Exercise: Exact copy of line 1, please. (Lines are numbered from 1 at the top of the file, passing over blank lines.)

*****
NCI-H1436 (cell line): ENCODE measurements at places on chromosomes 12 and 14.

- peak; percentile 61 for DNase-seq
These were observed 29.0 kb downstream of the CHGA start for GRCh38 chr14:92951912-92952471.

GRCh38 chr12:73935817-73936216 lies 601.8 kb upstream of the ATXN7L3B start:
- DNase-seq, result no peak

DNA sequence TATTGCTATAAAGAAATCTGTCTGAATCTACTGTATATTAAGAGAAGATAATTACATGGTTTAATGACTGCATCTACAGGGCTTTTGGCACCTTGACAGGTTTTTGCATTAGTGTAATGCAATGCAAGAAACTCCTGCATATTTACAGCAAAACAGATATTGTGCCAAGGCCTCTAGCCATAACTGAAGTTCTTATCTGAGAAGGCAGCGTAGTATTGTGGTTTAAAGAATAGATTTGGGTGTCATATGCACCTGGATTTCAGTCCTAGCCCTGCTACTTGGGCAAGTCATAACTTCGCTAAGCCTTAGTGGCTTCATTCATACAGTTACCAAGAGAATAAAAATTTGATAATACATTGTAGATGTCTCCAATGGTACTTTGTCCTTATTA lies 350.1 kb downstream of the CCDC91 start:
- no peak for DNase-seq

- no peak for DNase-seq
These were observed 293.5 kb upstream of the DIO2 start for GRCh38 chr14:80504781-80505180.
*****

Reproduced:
NCI-H1436 (cell line): ENCODE measurements at places on chromosomes 12 and 14.